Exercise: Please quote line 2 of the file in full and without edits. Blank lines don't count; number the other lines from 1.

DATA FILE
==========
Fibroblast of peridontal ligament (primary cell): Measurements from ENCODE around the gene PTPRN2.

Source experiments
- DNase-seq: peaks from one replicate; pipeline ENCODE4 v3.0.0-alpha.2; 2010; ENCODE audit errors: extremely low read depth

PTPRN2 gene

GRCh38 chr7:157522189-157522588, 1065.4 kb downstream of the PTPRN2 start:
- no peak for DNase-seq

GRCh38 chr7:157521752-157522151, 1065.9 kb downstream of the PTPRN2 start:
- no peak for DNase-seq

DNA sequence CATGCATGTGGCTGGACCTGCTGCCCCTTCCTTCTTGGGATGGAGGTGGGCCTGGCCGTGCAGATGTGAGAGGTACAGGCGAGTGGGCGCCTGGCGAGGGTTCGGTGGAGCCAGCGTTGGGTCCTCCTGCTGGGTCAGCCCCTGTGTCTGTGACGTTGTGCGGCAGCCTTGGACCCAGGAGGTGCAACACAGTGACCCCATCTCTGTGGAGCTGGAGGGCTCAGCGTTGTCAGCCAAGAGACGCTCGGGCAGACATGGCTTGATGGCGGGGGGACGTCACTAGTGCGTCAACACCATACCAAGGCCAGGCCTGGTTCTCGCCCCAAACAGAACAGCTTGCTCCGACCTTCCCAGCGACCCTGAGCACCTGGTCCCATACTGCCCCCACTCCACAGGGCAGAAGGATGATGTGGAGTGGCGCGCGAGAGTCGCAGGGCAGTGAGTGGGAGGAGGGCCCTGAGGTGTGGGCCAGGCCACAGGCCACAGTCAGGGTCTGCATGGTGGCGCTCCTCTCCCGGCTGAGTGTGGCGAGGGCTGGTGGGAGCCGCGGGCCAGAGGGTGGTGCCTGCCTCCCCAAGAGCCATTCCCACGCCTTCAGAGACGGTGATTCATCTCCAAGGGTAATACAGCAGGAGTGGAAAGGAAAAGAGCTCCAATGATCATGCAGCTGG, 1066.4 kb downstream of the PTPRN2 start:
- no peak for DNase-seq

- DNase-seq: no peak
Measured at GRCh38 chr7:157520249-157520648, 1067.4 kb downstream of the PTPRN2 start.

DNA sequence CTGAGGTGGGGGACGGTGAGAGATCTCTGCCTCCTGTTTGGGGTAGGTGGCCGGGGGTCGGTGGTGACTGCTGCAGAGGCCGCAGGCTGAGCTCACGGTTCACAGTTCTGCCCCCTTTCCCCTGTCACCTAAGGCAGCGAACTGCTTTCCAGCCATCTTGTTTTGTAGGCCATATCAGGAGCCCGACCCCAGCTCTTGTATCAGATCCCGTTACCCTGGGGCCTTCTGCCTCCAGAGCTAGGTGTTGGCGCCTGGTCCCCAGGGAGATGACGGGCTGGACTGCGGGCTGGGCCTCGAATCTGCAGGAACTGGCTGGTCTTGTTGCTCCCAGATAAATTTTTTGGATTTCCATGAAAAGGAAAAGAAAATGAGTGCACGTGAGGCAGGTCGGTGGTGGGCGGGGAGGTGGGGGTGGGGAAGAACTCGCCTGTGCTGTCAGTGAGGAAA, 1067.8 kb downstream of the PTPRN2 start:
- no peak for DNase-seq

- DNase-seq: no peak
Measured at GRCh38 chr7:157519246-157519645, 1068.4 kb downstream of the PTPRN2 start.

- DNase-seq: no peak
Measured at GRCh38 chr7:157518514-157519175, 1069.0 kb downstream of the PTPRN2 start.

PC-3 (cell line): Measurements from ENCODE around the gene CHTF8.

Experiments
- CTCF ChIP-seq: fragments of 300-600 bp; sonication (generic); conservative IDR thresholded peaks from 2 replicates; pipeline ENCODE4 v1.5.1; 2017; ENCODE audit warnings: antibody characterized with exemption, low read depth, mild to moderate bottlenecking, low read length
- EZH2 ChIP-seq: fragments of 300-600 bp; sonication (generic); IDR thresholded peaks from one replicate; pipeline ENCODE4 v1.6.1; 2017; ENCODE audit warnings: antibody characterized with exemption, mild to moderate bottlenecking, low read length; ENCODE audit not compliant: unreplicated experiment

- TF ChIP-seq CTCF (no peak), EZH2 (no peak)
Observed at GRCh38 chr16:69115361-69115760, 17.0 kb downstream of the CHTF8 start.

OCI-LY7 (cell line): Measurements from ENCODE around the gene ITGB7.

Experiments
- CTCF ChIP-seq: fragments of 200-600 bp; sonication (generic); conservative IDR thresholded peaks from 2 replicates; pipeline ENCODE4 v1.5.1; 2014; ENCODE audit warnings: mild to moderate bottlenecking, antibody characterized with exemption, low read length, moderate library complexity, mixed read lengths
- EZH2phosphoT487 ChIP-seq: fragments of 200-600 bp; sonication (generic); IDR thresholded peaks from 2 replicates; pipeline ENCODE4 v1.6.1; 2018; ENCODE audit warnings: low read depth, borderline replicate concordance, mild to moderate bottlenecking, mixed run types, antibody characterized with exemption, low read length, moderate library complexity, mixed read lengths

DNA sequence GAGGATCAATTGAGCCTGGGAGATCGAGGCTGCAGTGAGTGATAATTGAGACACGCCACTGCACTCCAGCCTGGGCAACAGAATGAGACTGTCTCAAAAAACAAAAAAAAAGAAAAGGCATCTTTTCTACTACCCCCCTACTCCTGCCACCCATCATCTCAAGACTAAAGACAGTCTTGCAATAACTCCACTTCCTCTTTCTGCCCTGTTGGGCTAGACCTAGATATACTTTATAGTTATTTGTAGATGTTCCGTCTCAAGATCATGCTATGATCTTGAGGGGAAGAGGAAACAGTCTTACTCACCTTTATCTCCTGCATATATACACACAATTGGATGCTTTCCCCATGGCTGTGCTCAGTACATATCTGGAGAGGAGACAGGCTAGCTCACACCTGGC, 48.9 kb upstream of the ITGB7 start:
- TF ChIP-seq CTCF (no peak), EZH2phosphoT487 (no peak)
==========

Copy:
Source experiments